Last month Echo reported that Great Lakes migratory birds are threatened by the Gulf oil spill.
Regional bird expert Francie Cuthbert, a University of Minnesota professor, was busy with fieldwork when we tried to reach her then. But she got back with us for this update:
Female Great Lakes piping plovers will head south for the winter ahead of the males in a couple weeks. Since nothing is cleaned up, they will almost certainly be affected by the spill, Cuthbert says.
She expects only a small percentage of plovers that come in contact with the oil to survive. Larger birds and ducks are big enough to escape oiled areas, but plovers are too small to get away, she says.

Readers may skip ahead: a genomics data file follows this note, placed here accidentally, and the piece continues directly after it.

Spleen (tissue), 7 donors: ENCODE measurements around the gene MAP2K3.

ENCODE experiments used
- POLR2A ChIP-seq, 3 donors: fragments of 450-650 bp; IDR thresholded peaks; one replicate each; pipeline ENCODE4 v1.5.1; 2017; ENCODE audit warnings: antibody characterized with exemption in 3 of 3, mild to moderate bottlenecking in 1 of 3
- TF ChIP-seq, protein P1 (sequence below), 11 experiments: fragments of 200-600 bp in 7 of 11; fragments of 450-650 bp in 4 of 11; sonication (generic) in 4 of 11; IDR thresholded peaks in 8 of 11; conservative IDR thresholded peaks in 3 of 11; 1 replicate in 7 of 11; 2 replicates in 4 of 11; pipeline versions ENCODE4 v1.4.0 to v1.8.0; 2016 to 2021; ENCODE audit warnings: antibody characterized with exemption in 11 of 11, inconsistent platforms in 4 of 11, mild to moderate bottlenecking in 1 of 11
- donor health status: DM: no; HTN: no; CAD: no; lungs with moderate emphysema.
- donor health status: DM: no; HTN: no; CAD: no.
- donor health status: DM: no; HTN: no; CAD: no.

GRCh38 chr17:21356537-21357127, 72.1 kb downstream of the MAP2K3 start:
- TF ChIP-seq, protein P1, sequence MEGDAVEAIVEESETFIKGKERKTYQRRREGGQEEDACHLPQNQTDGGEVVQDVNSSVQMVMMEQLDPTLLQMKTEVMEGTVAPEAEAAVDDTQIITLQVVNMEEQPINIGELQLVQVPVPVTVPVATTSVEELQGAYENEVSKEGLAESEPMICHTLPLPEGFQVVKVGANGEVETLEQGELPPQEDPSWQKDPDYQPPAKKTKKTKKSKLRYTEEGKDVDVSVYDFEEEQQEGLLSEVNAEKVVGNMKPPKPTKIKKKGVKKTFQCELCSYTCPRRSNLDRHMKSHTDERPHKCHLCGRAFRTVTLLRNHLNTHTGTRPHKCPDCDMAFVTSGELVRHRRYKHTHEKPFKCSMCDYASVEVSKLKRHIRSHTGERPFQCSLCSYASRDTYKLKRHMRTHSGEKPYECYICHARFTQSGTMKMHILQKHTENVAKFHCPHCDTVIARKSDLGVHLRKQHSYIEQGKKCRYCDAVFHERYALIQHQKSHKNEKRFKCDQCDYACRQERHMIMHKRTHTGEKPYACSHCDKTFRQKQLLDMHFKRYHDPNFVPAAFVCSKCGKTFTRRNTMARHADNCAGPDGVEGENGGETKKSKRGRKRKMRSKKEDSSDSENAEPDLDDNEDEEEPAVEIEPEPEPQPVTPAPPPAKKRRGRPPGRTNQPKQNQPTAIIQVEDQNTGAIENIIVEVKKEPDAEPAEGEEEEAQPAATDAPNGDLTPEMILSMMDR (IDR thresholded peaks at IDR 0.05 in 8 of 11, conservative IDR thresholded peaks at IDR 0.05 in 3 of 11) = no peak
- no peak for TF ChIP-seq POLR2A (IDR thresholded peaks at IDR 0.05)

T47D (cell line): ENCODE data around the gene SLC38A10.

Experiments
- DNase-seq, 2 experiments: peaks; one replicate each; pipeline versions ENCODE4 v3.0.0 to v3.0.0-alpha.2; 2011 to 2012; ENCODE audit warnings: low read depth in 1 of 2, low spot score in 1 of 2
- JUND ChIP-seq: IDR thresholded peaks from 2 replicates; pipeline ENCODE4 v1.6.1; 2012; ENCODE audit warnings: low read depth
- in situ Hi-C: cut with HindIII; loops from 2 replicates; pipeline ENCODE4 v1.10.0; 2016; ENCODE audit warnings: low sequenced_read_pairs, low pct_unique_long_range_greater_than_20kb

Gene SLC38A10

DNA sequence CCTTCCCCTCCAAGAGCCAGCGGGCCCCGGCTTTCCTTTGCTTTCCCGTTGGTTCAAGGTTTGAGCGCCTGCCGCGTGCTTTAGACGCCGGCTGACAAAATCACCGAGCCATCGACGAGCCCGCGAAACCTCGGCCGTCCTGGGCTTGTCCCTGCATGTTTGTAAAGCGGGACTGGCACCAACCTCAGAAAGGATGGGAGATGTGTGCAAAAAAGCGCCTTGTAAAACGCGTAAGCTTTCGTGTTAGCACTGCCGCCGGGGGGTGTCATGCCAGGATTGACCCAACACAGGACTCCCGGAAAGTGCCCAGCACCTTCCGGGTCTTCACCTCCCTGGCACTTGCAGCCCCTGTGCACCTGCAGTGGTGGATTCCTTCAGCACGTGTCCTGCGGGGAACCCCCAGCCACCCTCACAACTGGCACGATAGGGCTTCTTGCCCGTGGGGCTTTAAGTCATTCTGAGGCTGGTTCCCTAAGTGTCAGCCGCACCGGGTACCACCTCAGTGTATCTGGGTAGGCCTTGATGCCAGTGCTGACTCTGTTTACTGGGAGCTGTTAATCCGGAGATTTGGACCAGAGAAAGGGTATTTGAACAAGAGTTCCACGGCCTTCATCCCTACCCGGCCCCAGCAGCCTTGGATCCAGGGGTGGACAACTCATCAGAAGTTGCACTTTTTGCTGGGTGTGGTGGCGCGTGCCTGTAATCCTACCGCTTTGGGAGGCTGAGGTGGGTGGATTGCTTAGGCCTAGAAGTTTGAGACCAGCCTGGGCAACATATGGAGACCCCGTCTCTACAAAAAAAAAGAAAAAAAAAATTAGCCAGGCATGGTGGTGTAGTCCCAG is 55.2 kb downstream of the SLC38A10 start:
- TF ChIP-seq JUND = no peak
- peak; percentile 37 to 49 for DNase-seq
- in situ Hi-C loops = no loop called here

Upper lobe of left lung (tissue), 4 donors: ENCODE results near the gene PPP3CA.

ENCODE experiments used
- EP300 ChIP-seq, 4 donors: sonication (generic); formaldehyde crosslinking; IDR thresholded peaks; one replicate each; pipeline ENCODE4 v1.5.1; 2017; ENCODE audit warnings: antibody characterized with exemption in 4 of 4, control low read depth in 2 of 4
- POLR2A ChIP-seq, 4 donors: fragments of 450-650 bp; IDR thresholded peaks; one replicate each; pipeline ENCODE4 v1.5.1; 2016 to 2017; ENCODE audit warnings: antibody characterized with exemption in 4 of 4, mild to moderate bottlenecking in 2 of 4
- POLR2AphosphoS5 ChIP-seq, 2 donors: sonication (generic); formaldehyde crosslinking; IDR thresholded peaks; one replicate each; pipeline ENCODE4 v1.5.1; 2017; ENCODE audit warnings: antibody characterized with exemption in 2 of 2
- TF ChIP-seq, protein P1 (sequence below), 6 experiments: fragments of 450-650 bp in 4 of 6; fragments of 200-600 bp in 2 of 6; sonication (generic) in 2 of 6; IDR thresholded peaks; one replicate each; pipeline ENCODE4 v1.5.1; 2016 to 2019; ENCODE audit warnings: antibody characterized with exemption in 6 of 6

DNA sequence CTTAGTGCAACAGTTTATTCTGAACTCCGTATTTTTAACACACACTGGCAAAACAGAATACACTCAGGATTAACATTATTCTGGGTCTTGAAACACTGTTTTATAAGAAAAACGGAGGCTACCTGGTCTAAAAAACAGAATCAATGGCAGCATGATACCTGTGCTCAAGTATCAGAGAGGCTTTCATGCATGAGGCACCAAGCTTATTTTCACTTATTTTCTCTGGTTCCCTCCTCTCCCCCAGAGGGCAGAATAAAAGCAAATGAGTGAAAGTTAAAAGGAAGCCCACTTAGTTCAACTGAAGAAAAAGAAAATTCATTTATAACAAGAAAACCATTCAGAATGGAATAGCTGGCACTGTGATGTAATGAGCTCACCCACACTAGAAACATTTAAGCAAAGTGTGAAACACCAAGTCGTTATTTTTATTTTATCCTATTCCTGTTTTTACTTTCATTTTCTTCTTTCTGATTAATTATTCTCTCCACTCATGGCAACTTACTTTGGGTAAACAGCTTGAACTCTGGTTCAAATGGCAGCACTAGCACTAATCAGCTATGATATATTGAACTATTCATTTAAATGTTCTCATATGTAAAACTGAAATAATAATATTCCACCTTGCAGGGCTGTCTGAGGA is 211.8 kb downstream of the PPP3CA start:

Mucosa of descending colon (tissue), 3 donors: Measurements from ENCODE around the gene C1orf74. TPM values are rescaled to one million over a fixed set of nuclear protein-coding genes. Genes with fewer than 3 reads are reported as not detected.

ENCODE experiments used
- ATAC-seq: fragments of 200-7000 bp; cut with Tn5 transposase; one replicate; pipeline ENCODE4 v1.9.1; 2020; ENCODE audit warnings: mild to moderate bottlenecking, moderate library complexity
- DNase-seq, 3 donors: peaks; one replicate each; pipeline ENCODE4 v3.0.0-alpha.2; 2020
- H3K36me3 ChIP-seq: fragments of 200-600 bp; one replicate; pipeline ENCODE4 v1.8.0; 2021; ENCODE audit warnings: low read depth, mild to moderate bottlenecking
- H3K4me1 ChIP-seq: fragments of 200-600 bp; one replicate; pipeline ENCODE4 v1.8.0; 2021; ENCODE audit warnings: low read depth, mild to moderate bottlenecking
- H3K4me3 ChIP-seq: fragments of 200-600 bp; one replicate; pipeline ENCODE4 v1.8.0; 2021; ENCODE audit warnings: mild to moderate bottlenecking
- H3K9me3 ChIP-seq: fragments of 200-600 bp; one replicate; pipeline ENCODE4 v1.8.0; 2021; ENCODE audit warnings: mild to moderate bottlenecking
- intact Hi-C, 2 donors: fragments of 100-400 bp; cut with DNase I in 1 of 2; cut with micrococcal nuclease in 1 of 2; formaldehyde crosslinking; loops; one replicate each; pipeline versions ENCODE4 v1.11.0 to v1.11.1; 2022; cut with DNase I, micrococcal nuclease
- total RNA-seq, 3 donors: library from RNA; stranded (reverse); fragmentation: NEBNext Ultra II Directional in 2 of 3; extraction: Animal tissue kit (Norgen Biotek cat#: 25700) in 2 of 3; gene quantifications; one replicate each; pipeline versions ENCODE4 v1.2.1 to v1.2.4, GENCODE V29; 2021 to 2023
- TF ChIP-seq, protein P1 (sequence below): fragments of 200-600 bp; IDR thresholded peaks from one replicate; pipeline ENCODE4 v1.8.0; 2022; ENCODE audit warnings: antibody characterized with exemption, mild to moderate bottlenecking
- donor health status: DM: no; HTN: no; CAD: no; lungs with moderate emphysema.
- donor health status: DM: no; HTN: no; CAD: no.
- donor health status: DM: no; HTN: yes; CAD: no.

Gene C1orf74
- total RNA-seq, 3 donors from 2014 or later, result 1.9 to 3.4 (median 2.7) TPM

Another concern is that if the oil moves up the Atlantic Coast, a new group of birds could be affected.
“That’s a huge issue,” she says.
Great Lakes herring gulls and blue herons don’t winter as far south as the Gulf region, she says. But common terns and caspian terns pass through the region on their way to the Great Lakes and may even winter there.
Several national conservation groups are asking people in the Gulf region to build backyard habitats for birds affected by the spill.
The National Wildlife Federation recently published a guide to creating a habitat.
The Nature Conservancy also published ways to help migratory birds.
Backyard habitats could help larger birds affected by the spill, Cuthbert says. But small birds like plovers need wide beaches and barrier islands to thrive.
Agencies like the Army Corps of Engineers may be able to create those kinds of habitats in time, she says. Unfortunately, it’s not something people can readily do in their backyards.